Thursday, October 3, 2019

About Project Zero

Lorenzo Franceschi-Bicchierai (tweet):

Ever since Project Zero was announced in 2014, these hackers have taken apart software used by millions of people—and predominantly written by other company’s engineers—with a mission to “make zero-day hard.”


In five years, Project Zero researchers have helped find and fix more than 1,500 vulnerabilities in some of the world’s most popular software, according Project Zero’s own tally. In Apple products, Beer and his colleagues have found more than 300 bugs; in Microsoft’s products they found more than 500; in Adobe’s Flash, they found more than 200. Project Zero has also found critical issues in CloudFlare, several antivirus apps, and chat apps such as WhatsApp and FaceTime. A Project Zero researcher was also part of the group who found the infamous Spectre and Meltdown flaws in Intel chips.


For one, Project Zero has normalized something that years ago was more controversial: a strict 90-day deadline for companies that receive its bug reports to patch the vulnerabilities. If they don’t patch in that time frame, Google drops the bugs itself. […] According to its own tally, around 95 percent of bugs reported by Project Zero get patched within that deadline.


But some think Project Zero may actually be helping law enforcement and intelligence agencies learn from its research and help them develop what are known as N-day or 1-day exploits. These are hacks based on zero-days that have been disclosed—hence their name—but work until the user applies the patch. According to some critics, the idea here is that malicious hackers could lift the code published by Google researchers as part of their reports and build on it to target users who have yet to update their software.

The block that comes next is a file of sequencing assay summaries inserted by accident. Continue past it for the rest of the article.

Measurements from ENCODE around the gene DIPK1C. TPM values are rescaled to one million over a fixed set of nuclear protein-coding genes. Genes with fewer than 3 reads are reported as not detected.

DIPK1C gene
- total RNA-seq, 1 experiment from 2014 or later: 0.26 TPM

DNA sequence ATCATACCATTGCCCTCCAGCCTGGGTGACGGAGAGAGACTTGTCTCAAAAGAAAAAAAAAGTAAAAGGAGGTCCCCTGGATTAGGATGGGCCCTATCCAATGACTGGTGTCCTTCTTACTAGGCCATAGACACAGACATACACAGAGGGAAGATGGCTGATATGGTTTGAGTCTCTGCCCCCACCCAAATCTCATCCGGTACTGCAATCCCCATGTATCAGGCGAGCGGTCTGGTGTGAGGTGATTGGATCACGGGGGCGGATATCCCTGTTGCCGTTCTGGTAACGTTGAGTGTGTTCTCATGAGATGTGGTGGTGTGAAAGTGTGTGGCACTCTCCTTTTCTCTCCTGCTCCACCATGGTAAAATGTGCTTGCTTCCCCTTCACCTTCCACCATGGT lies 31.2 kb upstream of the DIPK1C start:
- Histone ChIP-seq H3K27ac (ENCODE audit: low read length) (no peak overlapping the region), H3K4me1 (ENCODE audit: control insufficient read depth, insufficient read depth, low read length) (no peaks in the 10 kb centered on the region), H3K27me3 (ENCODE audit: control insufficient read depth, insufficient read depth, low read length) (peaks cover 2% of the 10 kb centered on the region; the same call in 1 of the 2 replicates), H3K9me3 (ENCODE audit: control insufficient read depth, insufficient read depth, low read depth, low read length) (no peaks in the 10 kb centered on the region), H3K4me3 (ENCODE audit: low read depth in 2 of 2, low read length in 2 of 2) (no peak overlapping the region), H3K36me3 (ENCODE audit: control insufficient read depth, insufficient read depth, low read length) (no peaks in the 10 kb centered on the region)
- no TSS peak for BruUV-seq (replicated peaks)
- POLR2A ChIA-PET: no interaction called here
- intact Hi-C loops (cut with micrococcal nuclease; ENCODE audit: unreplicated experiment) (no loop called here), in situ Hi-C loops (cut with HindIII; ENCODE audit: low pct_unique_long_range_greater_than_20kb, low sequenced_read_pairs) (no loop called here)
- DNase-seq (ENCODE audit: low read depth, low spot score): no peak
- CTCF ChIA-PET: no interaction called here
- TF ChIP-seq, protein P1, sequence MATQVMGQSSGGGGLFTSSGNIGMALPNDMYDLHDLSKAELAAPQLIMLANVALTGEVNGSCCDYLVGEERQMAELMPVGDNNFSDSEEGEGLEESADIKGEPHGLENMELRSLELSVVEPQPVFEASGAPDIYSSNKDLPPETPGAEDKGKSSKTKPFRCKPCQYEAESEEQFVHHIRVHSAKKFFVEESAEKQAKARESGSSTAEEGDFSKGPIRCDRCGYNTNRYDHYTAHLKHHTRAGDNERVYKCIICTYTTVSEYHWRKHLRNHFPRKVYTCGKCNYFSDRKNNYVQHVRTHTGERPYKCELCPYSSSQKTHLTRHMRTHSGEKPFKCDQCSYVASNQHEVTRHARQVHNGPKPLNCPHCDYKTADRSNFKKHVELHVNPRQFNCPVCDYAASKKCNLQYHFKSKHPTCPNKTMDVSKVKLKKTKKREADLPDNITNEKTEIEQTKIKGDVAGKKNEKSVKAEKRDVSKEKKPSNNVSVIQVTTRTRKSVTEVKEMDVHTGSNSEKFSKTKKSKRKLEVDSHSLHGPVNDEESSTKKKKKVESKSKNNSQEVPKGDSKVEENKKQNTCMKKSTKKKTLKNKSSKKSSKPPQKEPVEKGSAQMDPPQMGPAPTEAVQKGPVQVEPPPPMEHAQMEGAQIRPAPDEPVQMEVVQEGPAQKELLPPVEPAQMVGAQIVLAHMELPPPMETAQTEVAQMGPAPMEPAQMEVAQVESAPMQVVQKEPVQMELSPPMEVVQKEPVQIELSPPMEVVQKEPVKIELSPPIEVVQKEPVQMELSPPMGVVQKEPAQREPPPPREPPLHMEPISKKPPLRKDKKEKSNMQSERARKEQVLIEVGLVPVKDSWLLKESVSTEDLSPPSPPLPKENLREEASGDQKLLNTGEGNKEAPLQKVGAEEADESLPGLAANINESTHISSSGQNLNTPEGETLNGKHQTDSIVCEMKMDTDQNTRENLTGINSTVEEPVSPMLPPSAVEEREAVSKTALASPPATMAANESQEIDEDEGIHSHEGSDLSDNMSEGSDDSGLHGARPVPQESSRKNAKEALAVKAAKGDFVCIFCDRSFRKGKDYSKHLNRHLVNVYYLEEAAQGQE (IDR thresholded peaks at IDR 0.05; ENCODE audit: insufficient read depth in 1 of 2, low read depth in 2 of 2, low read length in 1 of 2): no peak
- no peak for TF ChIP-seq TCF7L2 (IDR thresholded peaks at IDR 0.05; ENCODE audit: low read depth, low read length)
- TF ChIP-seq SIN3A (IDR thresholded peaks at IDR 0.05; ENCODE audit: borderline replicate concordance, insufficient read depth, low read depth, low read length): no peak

Indeed, Apple and other vendors don’t always update old versions of their software, so some users can’t update. But I don’t think that’s a good reason not to publish the research.

See also: Fun with FaceTime.


1 Comment RSS · Twitter

Simona Cardenas

I've always wondered how Google got its legal counsel to sign off on Project Zero's code release strategy. Doesn't contributory negligence get apportioned? i.e., Couldn't a victim of an attack sue both the vendor and Google for shared responsibility for the attack, since Google supplied the code for the attack? (I'm not saying this is how things should be, but it seems to be how the legal system works.) Maybe Google's management was just bold enough to draw a line in the sand and take a stand on principle.

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